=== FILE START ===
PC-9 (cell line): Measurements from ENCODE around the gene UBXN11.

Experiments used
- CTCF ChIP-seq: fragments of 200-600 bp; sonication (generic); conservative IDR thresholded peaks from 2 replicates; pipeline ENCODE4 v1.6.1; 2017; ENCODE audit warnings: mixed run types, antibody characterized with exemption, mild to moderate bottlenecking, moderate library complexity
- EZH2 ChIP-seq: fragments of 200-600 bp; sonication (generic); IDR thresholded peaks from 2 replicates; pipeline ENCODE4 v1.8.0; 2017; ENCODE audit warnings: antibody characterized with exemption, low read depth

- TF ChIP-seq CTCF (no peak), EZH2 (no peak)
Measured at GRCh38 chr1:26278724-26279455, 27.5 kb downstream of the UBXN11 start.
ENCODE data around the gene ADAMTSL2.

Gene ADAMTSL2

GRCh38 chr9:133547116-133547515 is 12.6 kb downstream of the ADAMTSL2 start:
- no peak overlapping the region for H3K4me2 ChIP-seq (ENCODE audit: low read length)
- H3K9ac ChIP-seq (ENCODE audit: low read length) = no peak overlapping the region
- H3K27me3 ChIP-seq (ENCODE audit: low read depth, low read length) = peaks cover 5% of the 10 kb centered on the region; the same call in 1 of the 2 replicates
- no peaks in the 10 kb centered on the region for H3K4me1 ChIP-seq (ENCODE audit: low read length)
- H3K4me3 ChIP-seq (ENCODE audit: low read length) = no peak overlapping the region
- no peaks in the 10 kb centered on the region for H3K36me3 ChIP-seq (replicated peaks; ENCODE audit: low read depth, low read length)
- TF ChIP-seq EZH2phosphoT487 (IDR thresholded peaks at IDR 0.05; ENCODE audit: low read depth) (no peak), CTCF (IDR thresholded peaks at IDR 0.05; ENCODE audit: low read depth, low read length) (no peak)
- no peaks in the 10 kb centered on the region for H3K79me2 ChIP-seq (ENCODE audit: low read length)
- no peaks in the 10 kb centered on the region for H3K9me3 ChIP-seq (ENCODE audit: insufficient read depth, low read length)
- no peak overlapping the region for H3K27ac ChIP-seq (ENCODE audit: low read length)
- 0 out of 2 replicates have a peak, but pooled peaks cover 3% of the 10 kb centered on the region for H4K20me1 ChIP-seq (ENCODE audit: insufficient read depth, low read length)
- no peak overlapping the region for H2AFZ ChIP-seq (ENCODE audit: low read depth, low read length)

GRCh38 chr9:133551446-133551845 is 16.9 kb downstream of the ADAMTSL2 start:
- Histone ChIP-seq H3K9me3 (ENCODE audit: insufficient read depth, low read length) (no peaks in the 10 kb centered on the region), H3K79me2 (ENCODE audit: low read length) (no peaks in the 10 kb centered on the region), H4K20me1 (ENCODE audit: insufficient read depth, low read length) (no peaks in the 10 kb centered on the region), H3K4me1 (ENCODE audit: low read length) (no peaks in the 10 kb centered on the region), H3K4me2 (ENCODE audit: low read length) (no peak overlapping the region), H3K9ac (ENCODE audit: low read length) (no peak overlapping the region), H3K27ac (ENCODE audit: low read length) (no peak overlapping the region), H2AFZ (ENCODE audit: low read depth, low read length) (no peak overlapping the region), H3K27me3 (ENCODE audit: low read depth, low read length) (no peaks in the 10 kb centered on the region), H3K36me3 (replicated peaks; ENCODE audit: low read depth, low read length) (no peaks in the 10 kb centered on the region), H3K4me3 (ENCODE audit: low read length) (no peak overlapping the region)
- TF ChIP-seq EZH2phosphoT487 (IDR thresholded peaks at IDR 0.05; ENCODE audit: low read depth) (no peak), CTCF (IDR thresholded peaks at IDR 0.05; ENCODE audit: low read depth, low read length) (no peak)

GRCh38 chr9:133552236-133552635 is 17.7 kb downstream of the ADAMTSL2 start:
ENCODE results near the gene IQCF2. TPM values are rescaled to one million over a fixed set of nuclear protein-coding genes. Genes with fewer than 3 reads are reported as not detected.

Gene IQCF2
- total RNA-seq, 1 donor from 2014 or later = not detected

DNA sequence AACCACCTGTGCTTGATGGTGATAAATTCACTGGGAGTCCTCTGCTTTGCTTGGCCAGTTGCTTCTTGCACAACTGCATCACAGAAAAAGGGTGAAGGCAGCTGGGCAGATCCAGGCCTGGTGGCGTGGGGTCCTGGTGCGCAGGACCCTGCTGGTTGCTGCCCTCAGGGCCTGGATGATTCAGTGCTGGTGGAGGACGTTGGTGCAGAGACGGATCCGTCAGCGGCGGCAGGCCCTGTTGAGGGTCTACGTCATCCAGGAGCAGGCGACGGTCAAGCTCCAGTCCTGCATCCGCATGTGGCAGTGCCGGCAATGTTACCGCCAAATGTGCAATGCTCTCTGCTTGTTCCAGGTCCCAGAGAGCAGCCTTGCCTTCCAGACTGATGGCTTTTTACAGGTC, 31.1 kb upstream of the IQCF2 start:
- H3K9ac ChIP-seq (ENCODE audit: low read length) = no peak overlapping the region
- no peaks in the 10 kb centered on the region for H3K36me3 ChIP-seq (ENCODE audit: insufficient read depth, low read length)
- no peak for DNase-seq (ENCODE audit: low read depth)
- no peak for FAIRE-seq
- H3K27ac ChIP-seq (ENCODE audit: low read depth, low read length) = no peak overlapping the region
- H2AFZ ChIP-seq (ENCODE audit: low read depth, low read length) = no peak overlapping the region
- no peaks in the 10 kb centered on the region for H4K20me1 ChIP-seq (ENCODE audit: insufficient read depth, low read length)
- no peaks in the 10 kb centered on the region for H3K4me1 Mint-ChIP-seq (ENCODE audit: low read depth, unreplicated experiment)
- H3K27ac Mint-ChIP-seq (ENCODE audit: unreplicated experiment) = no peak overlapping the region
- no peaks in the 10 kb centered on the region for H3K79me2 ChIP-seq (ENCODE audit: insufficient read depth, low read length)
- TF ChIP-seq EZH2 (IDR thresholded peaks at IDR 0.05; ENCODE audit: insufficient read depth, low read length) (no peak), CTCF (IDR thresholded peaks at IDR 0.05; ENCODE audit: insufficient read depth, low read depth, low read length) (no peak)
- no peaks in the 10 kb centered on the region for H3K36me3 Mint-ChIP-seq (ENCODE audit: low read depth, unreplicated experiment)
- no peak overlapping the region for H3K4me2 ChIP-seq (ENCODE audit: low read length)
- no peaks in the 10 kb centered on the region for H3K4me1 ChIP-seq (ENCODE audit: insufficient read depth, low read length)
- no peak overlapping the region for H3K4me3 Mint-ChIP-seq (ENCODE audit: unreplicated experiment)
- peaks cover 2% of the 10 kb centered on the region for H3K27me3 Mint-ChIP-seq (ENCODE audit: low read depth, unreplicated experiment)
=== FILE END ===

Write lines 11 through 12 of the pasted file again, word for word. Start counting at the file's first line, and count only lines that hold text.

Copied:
- H3K9ac ChIP-seq (ENCODE audit: low read length) = no peak overlapping the region
- H3K27me3 ChIP-seq (ENCODE audit: low read depth, low read length) = peaks cover 5% of the 10 kb centered on the region; the same call in 1 of the 2 replicates